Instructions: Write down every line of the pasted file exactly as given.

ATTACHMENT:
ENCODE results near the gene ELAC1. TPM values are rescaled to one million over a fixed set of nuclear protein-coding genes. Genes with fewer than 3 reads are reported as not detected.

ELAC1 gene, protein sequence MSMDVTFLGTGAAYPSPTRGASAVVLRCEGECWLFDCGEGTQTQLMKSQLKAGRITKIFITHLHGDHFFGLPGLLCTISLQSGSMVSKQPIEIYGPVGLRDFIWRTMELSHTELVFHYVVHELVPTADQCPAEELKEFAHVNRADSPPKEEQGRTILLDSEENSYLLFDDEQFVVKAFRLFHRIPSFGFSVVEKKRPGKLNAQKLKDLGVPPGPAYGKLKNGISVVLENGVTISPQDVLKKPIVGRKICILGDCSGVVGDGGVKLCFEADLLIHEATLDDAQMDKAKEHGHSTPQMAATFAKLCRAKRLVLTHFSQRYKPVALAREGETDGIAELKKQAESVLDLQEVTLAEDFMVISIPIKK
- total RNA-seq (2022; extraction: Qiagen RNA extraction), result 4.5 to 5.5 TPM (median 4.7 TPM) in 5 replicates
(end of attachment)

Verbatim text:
ENCODE results near the gene ELAC1. TPM values are rescaled to one million over a fixed set of nuclear protein-coding genes. Genes with fewer than 3 reads are reported as not detected.

ELAC1 gene, protein sequence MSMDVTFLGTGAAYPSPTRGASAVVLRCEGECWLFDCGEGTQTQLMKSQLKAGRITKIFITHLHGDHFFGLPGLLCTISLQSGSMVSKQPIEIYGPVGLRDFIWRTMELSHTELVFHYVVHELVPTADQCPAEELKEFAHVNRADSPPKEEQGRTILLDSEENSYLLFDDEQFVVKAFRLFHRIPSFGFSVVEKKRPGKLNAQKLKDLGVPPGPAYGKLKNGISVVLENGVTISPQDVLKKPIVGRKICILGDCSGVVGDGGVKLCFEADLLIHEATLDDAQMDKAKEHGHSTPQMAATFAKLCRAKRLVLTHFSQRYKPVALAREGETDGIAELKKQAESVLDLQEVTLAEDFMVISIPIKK
- total RNA-seq (2022; extraction: Qiagen RNA extraction), result 4.5 to 5.5 TPM (median 4.7 TPM) in 5 replicates